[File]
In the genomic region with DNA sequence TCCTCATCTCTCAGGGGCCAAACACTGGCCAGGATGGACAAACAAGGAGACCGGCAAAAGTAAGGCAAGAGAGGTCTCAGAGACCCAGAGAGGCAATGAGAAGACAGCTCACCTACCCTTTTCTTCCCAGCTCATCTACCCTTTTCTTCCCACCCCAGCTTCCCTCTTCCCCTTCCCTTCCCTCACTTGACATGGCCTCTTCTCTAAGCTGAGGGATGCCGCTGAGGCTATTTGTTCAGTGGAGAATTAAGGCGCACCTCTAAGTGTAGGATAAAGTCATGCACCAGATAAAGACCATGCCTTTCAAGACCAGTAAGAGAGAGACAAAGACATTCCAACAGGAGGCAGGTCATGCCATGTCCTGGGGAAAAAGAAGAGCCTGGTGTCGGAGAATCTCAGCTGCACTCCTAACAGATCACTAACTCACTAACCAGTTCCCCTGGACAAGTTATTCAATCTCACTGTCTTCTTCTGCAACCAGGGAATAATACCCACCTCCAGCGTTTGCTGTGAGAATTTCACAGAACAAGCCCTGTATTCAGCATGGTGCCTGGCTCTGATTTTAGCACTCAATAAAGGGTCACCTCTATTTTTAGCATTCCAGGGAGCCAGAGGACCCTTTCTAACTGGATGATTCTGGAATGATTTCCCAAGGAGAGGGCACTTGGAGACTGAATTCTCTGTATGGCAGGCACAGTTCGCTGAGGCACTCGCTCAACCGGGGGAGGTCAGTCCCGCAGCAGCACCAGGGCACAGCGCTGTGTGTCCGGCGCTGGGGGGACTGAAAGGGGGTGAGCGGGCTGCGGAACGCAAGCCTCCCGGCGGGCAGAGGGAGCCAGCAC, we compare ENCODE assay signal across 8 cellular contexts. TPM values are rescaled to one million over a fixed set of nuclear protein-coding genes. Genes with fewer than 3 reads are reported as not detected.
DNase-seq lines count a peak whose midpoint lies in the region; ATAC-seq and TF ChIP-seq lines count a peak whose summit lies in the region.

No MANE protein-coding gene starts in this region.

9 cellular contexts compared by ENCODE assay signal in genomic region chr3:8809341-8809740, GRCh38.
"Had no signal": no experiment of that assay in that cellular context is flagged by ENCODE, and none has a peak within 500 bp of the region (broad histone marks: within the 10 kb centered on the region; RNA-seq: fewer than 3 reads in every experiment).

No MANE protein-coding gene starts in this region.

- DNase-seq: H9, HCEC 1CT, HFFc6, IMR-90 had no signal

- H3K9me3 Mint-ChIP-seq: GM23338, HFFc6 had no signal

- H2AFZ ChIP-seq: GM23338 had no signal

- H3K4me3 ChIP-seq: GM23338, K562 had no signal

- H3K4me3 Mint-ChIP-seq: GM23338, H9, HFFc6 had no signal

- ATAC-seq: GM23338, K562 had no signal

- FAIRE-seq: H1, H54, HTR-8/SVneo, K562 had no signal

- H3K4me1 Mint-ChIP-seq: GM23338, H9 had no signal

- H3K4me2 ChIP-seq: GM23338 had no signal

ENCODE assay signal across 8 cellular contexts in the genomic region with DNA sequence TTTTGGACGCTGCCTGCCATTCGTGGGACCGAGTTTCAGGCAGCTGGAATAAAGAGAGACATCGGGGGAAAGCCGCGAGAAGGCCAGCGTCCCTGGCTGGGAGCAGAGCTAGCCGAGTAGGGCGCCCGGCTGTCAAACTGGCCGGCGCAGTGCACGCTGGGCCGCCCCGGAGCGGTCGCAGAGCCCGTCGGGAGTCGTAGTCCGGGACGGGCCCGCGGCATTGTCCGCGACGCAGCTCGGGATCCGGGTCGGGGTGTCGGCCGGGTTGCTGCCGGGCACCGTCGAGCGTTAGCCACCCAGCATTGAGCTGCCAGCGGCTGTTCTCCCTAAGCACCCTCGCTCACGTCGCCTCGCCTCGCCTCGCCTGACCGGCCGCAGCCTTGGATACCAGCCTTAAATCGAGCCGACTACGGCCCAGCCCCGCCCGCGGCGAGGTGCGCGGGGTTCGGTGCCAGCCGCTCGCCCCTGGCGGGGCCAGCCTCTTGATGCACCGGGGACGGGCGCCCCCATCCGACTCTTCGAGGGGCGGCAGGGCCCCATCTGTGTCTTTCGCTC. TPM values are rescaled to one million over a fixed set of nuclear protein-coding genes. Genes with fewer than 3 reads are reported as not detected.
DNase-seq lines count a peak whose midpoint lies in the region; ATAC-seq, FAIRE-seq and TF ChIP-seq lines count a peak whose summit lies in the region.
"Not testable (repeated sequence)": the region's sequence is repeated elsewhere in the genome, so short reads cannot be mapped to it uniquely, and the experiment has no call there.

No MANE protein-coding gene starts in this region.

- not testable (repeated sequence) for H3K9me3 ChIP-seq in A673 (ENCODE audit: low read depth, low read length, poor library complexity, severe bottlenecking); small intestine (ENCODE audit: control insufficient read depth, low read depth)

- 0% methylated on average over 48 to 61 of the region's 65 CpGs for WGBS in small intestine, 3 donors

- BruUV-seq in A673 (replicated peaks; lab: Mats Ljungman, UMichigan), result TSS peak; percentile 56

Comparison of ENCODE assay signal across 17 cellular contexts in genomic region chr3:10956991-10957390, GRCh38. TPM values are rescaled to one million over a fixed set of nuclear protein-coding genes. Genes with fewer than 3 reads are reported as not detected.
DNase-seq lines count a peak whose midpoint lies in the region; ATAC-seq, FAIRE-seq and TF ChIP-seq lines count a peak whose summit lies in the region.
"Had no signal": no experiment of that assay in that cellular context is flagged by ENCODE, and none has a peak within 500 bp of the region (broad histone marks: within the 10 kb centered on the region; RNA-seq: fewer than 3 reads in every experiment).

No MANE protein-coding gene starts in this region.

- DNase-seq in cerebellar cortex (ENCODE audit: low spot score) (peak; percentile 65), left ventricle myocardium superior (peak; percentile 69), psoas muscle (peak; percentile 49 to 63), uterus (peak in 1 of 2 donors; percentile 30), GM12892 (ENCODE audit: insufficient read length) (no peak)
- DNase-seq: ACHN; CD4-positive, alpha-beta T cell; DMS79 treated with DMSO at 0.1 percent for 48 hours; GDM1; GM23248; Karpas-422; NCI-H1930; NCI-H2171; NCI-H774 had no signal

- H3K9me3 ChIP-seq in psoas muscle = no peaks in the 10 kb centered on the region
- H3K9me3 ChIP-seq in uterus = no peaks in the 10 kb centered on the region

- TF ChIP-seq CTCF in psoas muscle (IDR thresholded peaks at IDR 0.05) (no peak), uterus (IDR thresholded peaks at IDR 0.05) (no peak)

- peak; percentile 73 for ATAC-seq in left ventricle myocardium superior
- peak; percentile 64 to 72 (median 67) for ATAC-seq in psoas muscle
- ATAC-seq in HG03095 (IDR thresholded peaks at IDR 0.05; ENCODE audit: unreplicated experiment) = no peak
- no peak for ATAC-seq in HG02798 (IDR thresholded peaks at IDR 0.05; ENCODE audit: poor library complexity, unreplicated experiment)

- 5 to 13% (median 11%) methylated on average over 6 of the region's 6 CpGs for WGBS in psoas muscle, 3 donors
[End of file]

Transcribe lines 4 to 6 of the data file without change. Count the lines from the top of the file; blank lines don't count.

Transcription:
9 cellular contexts compared by ENCODE assay signal in genomic region chr3:8809341-8809740, GRCh38.
"Had no signal": no experiment of that assay in that cellular context is flagged by ENCODE, and none has a peak within 500 bp of the region (broad histone marks: within the 10 kb centered on the region; RNA-seq: fewer than 3 reads in every experiment).

No MANE protein-coding gene starts in this region.